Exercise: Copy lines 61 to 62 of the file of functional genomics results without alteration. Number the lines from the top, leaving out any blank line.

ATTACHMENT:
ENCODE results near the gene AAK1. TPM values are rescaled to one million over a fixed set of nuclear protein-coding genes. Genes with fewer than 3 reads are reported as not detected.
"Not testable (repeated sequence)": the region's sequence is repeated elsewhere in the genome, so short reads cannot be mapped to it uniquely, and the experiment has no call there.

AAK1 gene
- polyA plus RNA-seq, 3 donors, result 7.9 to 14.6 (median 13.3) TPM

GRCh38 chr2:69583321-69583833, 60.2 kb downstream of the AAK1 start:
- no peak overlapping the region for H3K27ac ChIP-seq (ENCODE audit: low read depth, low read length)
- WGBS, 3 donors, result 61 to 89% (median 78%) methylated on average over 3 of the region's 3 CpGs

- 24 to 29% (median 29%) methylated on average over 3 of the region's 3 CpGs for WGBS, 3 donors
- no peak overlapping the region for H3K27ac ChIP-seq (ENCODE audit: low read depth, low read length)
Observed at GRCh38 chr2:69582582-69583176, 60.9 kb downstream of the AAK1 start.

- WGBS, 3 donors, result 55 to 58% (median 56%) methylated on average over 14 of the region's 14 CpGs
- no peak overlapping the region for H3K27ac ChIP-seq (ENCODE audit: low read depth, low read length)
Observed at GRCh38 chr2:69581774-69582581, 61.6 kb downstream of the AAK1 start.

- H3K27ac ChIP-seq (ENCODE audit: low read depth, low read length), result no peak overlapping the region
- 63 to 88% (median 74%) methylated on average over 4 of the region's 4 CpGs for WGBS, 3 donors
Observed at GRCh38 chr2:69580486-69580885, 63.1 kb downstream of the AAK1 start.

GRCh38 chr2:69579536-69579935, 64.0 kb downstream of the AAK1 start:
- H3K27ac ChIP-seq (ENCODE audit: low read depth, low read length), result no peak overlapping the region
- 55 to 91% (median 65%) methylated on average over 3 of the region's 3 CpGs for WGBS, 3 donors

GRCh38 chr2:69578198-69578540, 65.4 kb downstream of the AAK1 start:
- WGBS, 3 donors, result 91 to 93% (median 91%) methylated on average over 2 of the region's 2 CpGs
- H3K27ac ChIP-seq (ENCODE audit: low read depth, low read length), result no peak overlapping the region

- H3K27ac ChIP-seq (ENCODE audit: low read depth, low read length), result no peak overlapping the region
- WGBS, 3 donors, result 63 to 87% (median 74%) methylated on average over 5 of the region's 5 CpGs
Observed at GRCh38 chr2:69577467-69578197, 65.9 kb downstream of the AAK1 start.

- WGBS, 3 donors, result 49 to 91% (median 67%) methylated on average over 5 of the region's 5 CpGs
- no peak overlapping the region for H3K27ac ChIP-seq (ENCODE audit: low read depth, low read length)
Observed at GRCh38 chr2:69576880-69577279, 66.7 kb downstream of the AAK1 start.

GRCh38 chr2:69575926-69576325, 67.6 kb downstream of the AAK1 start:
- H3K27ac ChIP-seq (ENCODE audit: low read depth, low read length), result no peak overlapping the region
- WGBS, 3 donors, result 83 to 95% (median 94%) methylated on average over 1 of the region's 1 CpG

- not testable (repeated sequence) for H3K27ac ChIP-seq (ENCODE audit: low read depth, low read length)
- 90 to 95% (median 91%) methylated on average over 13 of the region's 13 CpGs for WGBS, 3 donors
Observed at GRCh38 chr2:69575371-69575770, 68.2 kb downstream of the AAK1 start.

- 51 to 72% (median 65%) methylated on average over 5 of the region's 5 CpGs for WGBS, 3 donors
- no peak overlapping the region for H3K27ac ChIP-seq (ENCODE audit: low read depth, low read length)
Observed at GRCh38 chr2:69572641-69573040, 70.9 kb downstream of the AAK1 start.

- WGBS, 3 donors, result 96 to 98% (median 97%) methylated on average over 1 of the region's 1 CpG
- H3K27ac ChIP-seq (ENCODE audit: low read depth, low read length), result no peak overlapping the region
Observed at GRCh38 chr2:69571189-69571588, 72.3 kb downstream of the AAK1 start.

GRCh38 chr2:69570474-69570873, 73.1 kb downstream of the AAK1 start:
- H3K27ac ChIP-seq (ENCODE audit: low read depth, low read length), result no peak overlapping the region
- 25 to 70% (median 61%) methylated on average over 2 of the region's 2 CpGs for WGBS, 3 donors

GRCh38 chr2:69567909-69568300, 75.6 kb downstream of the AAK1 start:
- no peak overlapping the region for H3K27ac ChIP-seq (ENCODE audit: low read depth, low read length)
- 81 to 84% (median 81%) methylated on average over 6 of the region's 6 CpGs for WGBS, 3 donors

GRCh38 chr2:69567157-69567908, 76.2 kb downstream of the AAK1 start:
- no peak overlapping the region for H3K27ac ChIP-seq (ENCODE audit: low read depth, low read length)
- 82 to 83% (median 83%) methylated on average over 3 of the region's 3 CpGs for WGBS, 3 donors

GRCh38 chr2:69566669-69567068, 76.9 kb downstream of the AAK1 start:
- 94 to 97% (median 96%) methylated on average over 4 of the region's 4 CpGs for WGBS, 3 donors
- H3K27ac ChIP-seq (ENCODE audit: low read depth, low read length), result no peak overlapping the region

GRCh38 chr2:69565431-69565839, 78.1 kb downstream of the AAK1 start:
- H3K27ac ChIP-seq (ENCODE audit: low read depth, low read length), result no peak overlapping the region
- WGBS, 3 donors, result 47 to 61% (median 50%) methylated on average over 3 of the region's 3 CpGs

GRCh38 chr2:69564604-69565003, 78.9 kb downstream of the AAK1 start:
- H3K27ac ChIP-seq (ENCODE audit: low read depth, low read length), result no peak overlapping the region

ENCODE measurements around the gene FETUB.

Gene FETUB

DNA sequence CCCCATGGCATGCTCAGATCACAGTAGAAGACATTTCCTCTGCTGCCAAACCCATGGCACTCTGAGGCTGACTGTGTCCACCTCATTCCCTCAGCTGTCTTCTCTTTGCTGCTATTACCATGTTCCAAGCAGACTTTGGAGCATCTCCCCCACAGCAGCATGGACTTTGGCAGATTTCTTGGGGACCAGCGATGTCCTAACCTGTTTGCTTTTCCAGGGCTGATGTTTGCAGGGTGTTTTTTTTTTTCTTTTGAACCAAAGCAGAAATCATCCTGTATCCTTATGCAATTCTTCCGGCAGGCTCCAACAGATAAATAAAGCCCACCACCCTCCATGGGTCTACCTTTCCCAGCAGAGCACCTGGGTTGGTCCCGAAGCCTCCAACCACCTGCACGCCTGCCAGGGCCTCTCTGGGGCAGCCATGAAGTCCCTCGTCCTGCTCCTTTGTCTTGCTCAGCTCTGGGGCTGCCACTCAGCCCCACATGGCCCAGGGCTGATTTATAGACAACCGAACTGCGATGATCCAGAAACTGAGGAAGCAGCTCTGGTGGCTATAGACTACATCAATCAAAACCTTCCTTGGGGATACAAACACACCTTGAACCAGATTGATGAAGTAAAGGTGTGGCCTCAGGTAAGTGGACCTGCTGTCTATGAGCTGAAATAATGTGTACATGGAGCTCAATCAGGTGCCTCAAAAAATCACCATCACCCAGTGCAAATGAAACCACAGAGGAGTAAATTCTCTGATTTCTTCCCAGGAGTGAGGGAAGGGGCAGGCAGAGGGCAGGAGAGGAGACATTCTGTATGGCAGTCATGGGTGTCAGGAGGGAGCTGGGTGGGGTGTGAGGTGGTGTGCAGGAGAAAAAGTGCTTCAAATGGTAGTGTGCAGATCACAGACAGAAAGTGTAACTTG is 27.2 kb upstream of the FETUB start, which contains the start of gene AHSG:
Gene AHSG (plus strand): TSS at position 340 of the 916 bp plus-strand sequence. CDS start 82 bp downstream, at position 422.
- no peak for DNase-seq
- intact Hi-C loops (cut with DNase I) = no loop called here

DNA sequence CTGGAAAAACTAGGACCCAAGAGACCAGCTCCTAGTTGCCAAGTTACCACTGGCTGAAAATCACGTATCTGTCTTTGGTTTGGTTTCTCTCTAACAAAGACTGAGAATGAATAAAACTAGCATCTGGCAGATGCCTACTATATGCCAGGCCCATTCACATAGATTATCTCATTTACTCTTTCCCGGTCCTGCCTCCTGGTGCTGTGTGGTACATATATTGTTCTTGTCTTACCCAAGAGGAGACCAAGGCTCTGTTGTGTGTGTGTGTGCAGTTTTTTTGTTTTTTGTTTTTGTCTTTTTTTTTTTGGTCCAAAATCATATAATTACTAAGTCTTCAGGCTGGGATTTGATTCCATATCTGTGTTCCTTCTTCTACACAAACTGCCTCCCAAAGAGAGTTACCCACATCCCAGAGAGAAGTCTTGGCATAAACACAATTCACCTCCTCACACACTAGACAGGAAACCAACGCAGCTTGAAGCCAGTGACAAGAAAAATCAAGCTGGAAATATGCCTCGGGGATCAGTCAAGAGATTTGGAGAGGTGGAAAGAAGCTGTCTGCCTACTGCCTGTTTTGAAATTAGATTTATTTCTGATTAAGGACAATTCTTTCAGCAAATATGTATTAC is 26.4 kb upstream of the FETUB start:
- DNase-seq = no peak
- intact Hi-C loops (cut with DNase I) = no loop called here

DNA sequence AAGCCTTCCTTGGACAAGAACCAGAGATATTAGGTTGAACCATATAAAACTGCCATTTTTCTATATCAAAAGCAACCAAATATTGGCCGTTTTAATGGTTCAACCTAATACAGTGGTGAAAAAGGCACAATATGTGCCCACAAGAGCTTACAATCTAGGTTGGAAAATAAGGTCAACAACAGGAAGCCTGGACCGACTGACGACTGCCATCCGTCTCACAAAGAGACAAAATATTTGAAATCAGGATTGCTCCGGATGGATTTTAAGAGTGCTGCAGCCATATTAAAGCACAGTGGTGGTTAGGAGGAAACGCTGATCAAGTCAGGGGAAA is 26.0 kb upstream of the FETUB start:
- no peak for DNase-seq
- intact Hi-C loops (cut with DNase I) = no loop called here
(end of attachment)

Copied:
Gene AHSG (plus strand): TSS at position 340 of the 916 bp plus-strand sequence. CDS start 82 bp downstream, at position 422.
- no peak for DNase-seq